Political scientist Ben Oppenheim ’02 thinks it’s only a matter of time.
“There’s this idea circulating that pandemics are a ‘once in a century’ problem because the 1918 flu happened about a century before COVID-19. But that’s just a random quirk,” Oppenheim said. “The next one could be next week. Or next month.”
A College of Social Studies major at Wesleyan, Oppenheim is currently vice president of product, policy, and partnerships at Metabiota, a business providing data-driven insights to help organizations manage infectious disease risk. Through epidemiological modeling, Oppenheim and his colleagues are able to estimate the frequency and severity of pandemics like COVID-19, and the numbers, he said, “are worrisome.”
“The best evidence we have suggests that COVID is not a once in a century phenomenon, but more like a 30-year event. That doesn’t mean we’ll experience a pandemic like COVID every 30 years, but that every year we have roughly a 3% chance of a pandemic as deadly as this (or worse) occurring. Over the next 25 years, it’s about a 50% probability of experiencing a pandemic on this scale—basically a coin flip,” he said. “There is of course some uncertainty in that estimate, but the crucial thing is that it isn’t carved in stone.”
(Oppenheim recently presented these estimates at the Center for Global Development. Watch the video here.)
There are factors that increase epidemic risk, Oppenheim explained, such as deforestation and the wildlife trade.
“We can reduce or mitigate those drivers,” he said. “We need to be ready for the next pandemic, but we can also work to reduce the risk of it occurring.”
And for this reason, Oppenheim firmly believes a sustained program to build knowledge on pandemic risk, akin to the role of the Intergovernmental Panel on Climate Change (IPCC) in systematically assessing scientific research on climate change, is crucially needed.
In a recent Nature Medicine article titled “The world needs an intergovernmental panel on pandemic risk,” Oppenheim, along with Kaysie Brown of the United Nations Foundation and Ron Waldman of the Milken Institute School of Public Health of George Washington University, offer four reasons that an IPCC is needed for pandemic risk—if the world is to be ready for the next crisis. This month, the G20’s high-level independent panel on Financing the Global Commons for Pandemic Preparedness and Response released a detailed report that included Oppenheim’s proposal (on page 44). They too included the IPCC idea as one of their recommendations.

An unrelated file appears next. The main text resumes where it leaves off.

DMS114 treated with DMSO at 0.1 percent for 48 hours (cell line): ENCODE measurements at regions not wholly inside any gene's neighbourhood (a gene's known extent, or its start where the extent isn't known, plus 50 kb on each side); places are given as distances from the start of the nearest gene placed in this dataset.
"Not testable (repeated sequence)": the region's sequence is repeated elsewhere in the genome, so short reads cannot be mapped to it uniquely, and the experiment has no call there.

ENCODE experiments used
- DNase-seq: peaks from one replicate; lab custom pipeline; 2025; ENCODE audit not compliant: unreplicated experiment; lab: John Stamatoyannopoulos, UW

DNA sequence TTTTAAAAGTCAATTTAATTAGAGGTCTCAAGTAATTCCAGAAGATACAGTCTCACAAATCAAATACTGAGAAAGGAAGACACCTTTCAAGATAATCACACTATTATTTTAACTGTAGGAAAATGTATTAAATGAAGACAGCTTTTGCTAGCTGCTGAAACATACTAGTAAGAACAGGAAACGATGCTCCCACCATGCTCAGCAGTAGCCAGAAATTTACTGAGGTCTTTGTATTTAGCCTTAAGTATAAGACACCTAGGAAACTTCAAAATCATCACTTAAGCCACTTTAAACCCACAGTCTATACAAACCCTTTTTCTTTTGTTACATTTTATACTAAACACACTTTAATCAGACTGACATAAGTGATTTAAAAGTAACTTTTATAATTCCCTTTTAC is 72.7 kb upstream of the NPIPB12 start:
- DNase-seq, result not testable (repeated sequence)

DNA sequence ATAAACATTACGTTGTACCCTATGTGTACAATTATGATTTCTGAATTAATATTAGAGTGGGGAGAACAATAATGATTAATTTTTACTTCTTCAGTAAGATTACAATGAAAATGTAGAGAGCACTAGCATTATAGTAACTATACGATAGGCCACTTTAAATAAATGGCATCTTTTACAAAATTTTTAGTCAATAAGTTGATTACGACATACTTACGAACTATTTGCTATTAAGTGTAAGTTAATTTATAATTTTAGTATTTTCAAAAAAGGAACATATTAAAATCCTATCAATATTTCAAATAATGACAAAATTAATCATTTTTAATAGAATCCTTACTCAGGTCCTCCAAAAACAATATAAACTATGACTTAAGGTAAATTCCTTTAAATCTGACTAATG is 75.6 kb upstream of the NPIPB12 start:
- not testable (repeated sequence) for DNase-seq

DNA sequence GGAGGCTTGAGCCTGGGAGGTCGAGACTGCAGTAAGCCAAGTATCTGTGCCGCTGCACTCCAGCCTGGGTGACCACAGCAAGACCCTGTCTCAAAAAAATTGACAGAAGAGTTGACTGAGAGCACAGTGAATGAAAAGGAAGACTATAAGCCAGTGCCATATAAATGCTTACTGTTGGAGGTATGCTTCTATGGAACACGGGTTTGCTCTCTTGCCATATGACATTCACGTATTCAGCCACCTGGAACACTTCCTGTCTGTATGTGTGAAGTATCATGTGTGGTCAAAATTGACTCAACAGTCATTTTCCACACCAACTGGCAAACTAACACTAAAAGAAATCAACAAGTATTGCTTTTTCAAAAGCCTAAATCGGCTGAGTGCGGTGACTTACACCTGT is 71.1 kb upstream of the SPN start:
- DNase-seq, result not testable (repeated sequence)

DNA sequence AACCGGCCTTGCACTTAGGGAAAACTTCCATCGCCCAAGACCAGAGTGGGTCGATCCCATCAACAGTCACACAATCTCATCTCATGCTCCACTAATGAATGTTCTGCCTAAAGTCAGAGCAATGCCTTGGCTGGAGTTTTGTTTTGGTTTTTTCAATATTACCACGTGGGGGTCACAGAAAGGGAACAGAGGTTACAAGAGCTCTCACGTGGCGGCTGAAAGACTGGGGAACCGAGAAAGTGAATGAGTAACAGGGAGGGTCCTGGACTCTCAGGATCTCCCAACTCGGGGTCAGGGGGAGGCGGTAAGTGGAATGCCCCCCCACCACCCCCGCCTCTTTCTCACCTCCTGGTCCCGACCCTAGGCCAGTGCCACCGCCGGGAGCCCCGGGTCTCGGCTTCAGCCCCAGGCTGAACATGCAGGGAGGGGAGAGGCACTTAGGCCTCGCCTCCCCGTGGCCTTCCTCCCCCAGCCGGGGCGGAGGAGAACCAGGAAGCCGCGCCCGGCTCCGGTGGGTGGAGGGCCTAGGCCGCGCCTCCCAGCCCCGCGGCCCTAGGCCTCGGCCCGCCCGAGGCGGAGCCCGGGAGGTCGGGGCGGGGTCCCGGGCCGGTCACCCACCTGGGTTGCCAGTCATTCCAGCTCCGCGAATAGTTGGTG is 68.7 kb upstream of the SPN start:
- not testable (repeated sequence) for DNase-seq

“Climate change and pandemics are two of the great existential perils facing humanity,” Oppenheim explains. “While the Intergovernmental Panel on Climate Change (IPCC) is needed to clarify basic scientific questions on climate change, an intergovernmental panel on pandemic risk could help build scientific consensus on the drivers of pandemic risk and their change over time.”
- First, he says, the fundamental science on pandemic risk is evolving. While knowledge has advanced considerably, a pandemic panel could further explore the range of real and potentially pathogenic hazards, the probability of future pandemics, and effective response strategies.
- Second, pandemic risk itself is changing. Like climate change, pandemic risk is driven by human factors ranging from travel and trade to agricultural practices and deforestation, according to Oppenheim. “An intergovernmental panel could quantify the impacts of human activity on the drivers of pandemic risk, and report on trends.”
- Third, a standing scientific body could keep pandemic risk on the global agenda. “There is a tendency to think about the next pandemic as a problem for another generation. It is not,” Oppenheim says. He said that mutation could ignite an influenza pandemic next year, as could the spillover of another virus from animals to human beings.
- And lastly, Oppenheim believes an intergovernmental panel could help shield scientific assessment from political pressures. Since infectious diseases are easily politicized, countries that host reservoirs for zoonotic diseases rightly worry about the potential for stigma, or travel and trade restrictions, he said.
Oppenheim, who’s also a senior fellow and visiting scholar for New York University’s Center on International Cooperation and a commissioner on the Lancet-SIGHT Commission on peaceful societies through health and gender equality, hopes the general public will agree that an intergovernmental panel for pandemic preparedness is essential. Such an idea not only needs support from government, philanthropy, and businesses but from people reaching out to elected officials, professional associations, and business communities.
“Everyone has a stake in a more prepared world,” Oppenheim said.